Mirror Box Therapy for Phantom Pain – Does it Work?

Mirror Box Therapy for Phantom Pain – Does it Work?

The vast majority of people who have lost a limb experience some degree of phantom pain. This phantom pain seems to strike the area where the limb used to be. Despite the absence of any nerves or tissue, victims of phantom pain still feel the sensations as if the limb were present.

Clinics for pain management in Chicago often use treatments like medication therapy and nerve blocks for helping somebody struggling with phantom pain. However, a simpler and much less invasive procedure known as mirror box therapy can also help people overcome phantom pain.

This article will explain what mirror box therapy is and why it can be useful for people who have lost limbs.

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What is mirror box therapy?

Mirror box therapy, or simply mirror therapy, was developed under the premise that phantom pain is caused by miscommunication in the brain. The doctors who developed mirror therapy believed that nerve cells in the brain were still trying to communicate with nerve cells in the lost limb.

Since these nerves can still send out signals, the lack of a return signal can be understood as a sign of danger and register as pain. The goal of mirror therapy is to convince the brain that these signals are no longer necessary.

The process of miscommunication and the subsequent negative or uncomfortable reaction is called negative feedback. Mirror therapy overrides this negative feedback by encouraging patients to trick their brains into believing that the phantom limb is still present.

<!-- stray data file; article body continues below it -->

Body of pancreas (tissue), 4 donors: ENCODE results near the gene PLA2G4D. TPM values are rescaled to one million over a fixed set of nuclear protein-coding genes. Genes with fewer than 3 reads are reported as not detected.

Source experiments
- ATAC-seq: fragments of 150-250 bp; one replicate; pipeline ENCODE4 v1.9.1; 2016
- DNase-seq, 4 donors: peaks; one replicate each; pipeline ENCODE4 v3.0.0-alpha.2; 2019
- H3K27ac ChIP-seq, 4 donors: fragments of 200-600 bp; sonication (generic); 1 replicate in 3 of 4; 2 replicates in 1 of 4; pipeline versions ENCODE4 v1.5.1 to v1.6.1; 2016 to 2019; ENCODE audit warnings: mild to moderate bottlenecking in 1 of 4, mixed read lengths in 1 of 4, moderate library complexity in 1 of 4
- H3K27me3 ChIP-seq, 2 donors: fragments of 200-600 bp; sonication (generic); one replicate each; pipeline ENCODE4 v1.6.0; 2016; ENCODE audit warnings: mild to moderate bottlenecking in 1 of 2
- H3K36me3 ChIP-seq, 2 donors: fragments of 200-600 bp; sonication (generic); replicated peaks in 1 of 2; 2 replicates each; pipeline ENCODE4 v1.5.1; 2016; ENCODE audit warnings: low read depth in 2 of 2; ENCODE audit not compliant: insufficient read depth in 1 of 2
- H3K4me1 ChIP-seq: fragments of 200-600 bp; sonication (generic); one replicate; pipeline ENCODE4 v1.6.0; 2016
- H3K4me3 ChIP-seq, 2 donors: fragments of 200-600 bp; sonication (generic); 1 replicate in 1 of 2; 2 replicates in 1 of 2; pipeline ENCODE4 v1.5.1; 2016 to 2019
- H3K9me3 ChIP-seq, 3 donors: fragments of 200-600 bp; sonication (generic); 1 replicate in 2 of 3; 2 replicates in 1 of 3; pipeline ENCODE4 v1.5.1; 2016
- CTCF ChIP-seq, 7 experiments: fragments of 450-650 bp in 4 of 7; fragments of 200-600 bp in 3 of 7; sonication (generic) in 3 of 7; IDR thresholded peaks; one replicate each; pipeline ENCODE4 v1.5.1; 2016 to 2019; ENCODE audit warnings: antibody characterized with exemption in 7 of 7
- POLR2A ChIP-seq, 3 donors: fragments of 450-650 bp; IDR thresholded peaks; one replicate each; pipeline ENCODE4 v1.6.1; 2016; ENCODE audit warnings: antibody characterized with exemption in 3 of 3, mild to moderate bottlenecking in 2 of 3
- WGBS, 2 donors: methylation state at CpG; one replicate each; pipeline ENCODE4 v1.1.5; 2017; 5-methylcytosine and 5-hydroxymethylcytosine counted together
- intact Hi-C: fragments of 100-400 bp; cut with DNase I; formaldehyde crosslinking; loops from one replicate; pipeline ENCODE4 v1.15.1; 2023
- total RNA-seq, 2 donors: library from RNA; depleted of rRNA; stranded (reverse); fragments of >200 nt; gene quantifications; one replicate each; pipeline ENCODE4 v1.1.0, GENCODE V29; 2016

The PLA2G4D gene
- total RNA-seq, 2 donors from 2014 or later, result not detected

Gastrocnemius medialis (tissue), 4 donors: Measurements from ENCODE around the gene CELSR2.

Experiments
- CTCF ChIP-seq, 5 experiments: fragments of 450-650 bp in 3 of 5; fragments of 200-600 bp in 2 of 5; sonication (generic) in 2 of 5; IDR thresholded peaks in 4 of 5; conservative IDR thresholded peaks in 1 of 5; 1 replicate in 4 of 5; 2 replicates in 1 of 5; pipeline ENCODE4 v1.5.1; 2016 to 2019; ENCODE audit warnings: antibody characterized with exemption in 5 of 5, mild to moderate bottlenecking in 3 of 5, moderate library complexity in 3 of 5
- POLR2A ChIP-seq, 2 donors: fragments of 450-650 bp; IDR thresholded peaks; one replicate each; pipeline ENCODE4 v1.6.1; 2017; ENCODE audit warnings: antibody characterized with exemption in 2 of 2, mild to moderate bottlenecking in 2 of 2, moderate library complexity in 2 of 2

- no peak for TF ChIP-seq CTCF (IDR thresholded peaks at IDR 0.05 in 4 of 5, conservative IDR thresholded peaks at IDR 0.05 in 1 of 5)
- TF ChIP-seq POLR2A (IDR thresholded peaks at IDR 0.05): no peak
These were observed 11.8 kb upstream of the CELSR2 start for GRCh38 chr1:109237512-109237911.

How does mirror therapy work?

Mirror therapy is a relatively new form of treatment. It was first described in the 1990s. Since then, there have been many studies and reports showing that mirror therapy is effective for people who use it.

The process itself is deceptively simple and yet highly ingenious.

The first time that the experiment was carried out, patients would set both the intact limb and their phantom limb into a box. The box would have a mirror on one side. The mirror would reflect the intact limb, producing the illusion that their phantom limb was still present.

The patient would then be instructed to move or use their limb while looking at the reflection in the mirror. With regular practice over weeks, patients were able to sense movement in their amputated limbs. Most of these patients also experienced a decrease in pain.

Do I need a therapist for mirror therapy?

Much of the scientific literature describing mirror therapy suggests that it is best done with a therapist. However, experientially, this is not always the case. Mirror therapy is fairly simple and most people can do it at home.

Some studies have followed people who practice mirror therapy at home and still experienced results. The only difference is that this requires more personal discipline and dedication. Seeing a physical therapist for pain management in Chicago may help build a routine.

Conclusion

Phantom pain is a difficult condition to treat due to the absence of the actual problem limb. Mirror therapy provides an alternative for amputees to retrain their brains into thinking that their phantom limb is still present. Don’t hesitate to speak with a doctor of pain management Chicago to learn more.

 

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